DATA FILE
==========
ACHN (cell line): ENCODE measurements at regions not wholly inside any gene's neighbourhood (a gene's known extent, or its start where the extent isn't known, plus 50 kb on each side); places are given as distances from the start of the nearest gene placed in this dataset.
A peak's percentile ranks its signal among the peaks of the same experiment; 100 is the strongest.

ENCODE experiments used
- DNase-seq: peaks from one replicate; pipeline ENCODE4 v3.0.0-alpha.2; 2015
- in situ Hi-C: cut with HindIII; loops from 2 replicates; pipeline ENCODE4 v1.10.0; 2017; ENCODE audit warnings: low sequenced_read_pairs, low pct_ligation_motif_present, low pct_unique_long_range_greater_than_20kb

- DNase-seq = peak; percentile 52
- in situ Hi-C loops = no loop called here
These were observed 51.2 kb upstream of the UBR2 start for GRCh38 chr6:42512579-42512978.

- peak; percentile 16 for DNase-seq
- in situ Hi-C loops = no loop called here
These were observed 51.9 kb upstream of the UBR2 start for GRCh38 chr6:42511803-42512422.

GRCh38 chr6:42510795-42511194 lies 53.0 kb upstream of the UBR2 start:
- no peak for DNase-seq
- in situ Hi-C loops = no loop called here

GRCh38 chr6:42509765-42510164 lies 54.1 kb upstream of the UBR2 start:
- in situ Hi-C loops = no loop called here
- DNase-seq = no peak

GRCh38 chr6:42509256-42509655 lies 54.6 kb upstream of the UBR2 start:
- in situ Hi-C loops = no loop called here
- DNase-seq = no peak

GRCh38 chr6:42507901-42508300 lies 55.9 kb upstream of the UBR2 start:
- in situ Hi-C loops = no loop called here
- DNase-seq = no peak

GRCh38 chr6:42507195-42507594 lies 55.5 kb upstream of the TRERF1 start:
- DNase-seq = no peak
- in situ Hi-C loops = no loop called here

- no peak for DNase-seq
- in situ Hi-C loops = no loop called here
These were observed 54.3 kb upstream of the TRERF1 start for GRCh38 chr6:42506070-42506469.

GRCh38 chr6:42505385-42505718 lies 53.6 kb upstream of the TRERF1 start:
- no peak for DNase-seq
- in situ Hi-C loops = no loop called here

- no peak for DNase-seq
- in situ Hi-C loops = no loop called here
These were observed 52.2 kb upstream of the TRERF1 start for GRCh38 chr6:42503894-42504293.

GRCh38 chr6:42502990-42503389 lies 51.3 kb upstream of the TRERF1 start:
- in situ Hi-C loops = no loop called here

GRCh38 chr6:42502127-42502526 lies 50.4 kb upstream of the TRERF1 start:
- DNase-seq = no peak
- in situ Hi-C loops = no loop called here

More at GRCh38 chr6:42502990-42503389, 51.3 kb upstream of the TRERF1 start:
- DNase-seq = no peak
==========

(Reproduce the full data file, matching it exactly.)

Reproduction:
ACHN (cell line): ENCODE measurements at regions not wholly inside any gene's neighbourhood (a gene's known extent, or its start where the extent isn't known, plus 50 kb on each side); places are given as distances from the start of the nearest gene placed in this dataset.
A peak's percentile ranks its signal among the peaks of the same experiment; 100 is the strongest.

ENCODE experiments used
- DNase-seq: peaks from one replicate; pipeline ENCODE4 v3.0.0-alpha.2; 2015
- in situ Hi-C: cut with HindIII; loops from 2 replicates; pipeline ENCODE4 v1.10.0; 2017; ENCODE audit warnings: low sequenced_read_pairs, low pct_ligation_motif_present, low pct_unique_long_range_greater_than_20kb

- DNase-seq = peak; percentile 52
- in situ Hi-C loops = no loop called here
These were observed 51.2 kb upstream of the UBR2 start for GRCh38 chr6:42512579-42512978.

- peak; percentile 16 for DNase-seq
- in situ Hi-C loops = no loop called here
These were observed 51.9 kb upstream of the UBR2 start for GRCh38 chr6:42511803-42512422.

GRCh38 chr6:42510795-42511194 lies 53.0 kb upstream of the UBR2 start:
- no peak for DNase-seq
- in situ Hi-C loops = no loop called here

GRCh38 chr6:42509765-42510164 lies 54.1 kb upstream of the UBR2 start:
- in situ Hi-C loops = no loop called here
- DNase-seq = no peak

GRCh38 chr6:42509256-42509655 lies 54.6 kb upstream of the UBR2 start:
- in situ Hi-C loops = no loop called here
- DNase-seq = no peak

GRCh38 chr6:42507901-42508300 lies 55.9 kb upstream of the UBR2 start:
- in situ Hi-C loops = no loop called here
- DNase-seq = no peak

GRCh38 chr6:42507195-42507594 lies 55.5 kb upstream of the TRERF1 start:
- DNase-seq = no peak
- in situ Hi-C loops = no loop called here

- no peak for DNase-seq
- in situ Hi-C loops = no loop called here
These were observed 54.3 kb upstream of the TRERF1 start for GRCh38 chr6:42506070-42506469.

GRCh38 chr6:42505385-42505718 lies 53.6 kb upstream of the TRERF1 start:
- no peak for DNase-seq
- in situ Hi-C loops = no loop called here

- no peak for DNase-seq
- in situ Hi-C loops = no loop called here
These were observed 52.2 kb upstream of the TRERF1 start for GRCh38 chr6:42503894-42504293.

GRCh38 chr6:42502990-42503389 lies 51.3 kb upstream of the TRERF1 start:
- in situ Hi-C loops = no loop called here

GRCh38 chr6:42502127-42502526 lies 50.4 kb upstream of the TRERF1 start:
- DNase-seq = no peak
- in situ Hi-C loops = no loop called here

More at GRCh38 chr6:42502990-42503389, 51.3 kb upstream of the TRERF1 start:
- DNase-seq = no peak